Martinez, Chavez Jr. have war of words

Julio Cesar Chavez Jr., right, knows how to throw a good body punch, just like his father. Courtesy Zanfer Boxing

Sergio Martinez, the real middleweight champion, has wanted to fight Julio Cesar Chavez Jr. for more than a year, ever since Chavez won a belt -– which had been stripped from Martinez -- from Sebastian Zbik.

Chavez Jr. has also wanted to fight Martinez in order to shut him up and show he’s for real.

Top Rank, Chavez’s promoter, understandably didn’t want to make the fight until it felt that Chavez was ready for such a gigantic step up in competition. But after seeing how Argentina’s Martinez (49-2-2, 28 KOs) has had at least some struggles in knockout wins against Darren Barker and Matthew Macklin in his past two bouts, and how good Mexican star Chavez (46-0-1, 32 KOs) has looked in his past two defenses -- a points rout of Marco Antonio Rubio and a seventh-round knockout of Andy Lee (a southpaw to boot, like Martinez) -- the fight has finally been made.

They’ll hook up in one of the biggest fights of the of the year on Sept. 15 (HBO PPV) at the Thomas & Mack Center in Las Vegas in what is shaping up to a be a serious war or words before the actual fight.

Martinez and Chavez don’t seem to like each other much. Martinez, 37, feels like the 26-year-old Chavez has been handed everything he has because of his famous name as the son of all-time great Julio Cesar Chavez Sr. That has rubbed Junior the wrong way.

Before any major pay-per-view, the fighters go out on tour to promote the event, which Martinez and Chavez did, hitting the road last week with stops in Los Angeles, Las Vegas and New York followed by a final news conference on Tuesday in Mexico City.

Throughout the tour, they sounded like they were ready to throw down already.

"This is the fight I've always wanted,” Chavez said during the tour. “Martinez has said a lot of bad things. Let's see if he wants to go to the center of the ring and fight like a man. I have real one-punch knockout power. I don't think Martinez has that power. After all his verbal bravado, I just hope he stands in the middle of the ring and fights like a man.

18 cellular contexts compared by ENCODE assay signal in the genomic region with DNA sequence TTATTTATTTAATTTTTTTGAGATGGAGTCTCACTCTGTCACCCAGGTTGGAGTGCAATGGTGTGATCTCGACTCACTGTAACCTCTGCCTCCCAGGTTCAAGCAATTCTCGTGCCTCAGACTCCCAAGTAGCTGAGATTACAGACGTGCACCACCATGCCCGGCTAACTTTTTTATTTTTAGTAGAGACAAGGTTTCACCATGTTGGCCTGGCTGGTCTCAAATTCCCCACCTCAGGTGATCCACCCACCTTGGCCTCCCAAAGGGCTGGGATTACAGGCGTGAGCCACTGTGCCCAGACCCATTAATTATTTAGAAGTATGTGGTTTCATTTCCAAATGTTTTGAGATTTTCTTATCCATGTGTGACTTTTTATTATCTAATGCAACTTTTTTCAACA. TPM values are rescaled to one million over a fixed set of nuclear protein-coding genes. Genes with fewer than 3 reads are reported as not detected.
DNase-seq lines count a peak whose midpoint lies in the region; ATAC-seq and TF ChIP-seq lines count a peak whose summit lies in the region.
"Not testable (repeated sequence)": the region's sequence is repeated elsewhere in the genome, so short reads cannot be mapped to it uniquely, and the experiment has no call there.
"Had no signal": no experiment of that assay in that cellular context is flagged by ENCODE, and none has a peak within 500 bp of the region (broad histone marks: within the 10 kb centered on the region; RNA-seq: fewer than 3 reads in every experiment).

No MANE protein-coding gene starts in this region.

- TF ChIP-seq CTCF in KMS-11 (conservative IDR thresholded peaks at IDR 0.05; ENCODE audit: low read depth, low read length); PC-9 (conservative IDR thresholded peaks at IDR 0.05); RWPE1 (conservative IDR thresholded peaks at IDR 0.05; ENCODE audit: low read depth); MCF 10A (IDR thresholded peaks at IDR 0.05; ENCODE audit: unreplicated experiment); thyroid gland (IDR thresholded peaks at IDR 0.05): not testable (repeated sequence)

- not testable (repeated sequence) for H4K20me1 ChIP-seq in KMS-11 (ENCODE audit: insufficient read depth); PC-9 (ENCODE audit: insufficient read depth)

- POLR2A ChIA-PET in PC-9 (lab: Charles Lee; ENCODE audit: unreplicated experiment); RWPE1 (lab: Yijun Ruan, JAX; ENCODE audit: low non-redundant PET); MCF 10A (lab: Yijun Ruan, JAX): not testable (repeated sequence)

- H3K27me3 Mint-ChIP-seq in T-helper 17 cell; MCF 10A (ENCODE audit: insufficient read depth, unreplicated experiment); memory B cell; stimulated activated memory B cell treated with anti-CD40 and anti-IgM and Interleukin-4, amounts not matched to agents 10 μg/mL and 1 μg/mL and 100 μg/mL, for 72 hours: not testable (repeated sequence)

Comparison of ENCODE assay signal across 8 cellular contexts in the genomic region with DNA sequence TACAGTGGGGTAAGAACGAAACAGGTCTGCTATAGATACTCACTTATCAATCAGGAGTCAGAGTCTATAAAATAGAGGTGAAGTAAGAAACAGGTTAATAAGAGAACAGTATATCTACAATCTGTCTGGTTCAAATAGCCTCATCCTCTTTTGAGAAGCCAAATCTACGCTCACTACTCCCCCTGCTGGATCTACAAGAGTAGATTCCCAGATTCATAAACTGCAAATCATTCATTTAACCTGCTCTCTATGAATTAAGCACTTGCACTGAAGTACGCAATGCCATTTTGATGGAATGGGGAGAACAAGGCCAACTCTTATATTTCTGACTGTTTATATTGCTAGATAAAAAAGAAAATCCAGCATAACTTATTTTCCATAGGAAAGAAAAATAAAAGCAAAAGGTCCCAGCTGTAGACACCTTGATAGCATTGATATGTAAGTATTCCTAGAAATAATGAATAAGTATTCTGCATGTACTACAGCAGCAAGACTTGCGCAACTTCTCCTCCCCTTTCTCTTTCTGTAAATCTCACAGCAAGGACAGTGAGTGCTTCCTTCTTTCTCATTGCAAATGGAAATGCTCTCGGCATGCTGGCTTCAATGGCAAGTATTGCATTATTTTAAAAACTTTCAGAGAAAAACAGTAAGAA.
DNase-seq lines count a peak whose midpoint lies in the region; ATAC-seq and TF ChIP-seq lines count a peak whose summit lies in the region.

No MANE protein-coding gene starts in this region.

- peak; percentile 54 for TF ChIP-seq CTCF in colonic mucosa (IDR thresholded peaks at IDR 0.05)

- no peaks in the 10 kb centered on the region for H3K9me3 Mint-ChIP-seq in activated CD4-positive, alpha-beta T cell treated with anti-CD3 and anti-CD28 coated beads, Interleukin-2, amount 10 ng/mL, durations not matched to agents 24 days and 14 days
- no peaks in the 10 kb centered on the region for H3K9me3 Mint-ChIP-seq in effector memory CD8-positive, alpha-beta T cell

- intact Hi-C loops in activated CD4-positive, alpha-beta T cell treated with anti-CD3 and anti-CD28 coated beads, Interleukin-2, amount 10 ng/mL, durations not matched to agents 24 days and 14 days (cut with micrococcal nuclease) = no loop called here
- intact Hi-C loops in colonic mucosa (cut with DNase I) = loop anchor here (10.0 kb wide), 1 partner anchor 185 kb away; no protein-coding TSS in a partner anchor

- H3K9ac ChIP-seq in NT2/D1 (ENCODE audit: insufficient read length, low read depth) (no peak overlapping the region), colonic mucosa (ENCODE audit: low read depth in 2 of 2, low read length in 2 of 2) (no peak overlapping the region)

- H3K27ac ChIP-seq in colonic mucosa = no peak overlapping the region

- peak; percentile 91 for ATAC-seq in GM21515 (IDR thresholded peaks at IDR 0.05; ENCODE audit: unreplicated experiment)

"I have this great opportunity to shut Martinez's mouth. On Sept. 15 he will finally realize he has underestimated me -- when the referee is counting to 10 over him. My dad always stressed body punching. I have a very good chin. I can take a good punch and I can throw a good punch and those will be two very hard lessons Martinez will learn on Sept. 15.”

Martinez has never been one to talk smack before his fights, but he has for Chavez. He seems as pumped up for the fight as any he’s had.

“There is no way Chavez Jr. can beat me,” he said during the Mexico City tour stop. “I will knock him out inside seven rounds. I gave his father a baby bottle (at the press conference) so he can take it to his baby after I give Junior a real beating. He won’t be eating solid food with the few teeth remaining after I get through with him."

Earlier on the tour, Martinez said, “I am a much better fighter now than when I won the middleweight titles. Chavez Jr. cannot match up to the knowledge and experience I have acquired in the ring. Chavez may think the sun rises with him in Culiacan (Mexico) but on Sept. 15 he's going to find out that it's going to set on him in Las Vegas."

Martinez also addressed Chavez Sr., who turned 50 last week while accompanying his son on the tour.

"Mr. Chavez, take a look at your son now because you will not recognize his face without DNA after we have fought. I will beat him up."